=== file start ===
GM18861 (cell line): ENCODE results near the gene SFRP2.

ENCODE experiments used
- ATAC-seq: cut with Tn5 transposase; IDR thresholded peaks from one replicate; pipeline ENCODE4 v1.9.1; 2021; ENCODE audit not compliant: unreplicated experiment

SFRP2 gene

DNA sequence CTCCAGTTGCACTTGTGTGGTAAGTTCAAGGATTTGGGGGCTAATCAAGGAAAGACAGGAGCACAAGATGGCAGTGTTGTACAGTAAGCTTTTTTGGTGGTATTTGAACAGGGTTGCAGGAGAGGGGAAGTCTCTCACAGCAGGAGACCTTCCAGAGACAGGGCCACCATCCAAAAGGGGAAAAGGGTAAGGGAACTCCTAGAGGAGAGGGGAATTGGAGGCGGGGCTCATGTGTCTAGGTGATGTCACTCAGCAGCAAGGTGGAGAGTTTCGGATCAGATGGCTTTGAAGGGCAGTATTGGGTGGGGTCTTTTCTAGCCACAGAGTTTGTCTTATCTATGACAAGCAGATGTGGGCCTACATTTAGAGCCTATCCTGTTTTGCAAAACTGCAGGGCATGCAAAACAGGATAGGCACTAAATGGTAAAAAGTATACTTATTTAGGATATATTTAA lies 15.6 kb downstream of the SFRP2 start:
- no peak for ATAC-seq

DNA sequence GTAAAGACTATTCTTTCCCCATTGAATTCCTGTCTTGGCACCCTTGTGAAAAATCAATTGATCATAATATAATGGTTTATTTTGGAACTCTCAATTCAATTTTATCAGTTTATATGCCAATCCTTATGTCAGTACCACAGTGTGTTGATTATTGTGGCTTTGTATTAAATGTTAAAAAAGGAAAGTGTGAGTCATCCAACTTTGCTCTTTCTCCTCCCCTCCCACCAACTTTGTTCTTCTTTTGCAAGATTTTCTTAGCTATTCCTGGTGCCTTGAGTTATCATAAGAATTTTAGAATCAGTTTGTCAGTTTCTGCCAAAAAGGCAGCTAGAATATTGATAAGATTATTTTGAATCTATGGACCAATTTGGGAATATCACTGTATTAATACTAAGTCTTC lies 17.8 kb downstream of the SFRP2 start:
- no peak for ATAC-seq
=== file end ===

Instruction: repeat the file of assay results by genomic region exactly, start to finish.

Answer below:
GM18861 (cell line): ENCODE results near the gene SFRP2.

ENCODE experiments used
- ATAC-seq: cut with Tn5 transposase; IDR thresholded peaks from one replicate; pipeline ENCODE4 v1.9.1; 2021; ENCODE audit not compliant: unreplicated experiment

SFRP2 gene

DNA sequence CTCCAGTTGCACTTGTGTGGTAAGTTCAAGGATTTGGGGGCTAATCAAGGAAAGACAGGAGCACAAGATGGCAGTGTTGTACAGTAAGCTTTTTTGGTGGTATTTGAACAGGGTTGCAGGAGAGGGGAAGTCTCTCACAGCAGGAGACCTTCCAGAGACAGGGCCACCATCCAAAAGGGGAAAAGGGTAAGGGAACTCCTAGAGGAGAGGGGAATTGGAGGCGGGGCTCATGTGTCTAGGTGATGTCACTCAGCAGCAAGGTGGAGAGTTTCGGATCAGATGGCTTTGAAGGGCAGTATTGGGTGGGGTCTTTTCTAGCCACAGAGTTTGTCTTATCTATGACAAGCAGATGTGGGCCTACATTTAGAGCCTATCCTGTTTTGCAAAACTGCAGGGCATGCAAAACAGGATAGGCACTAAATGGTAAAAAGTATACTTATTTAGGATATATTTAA lies 15.6 kb downstream of the SFRP2 start:
- no peak for ATAC-seq

DNA sequence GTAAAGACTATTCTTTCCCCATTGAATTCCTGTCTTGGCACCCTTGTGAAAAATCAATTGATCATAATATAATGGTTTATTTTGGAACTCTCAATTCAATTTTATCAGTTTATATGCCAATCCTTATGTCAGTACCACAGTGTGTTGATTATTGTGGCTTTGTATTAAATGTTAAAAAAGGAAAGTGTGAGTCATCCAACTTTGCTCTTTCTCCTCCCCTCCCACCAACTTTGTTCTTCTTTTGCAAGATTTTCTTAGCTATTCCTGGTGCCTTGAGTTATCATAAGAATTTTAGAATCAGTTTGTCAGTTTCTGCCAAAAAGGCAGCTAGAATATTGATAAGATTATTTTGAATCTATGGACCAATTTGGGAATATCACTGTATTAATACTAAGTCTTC lies 17.8 kb downstream of the SFRP2 start:
- no peak for ATAC-seq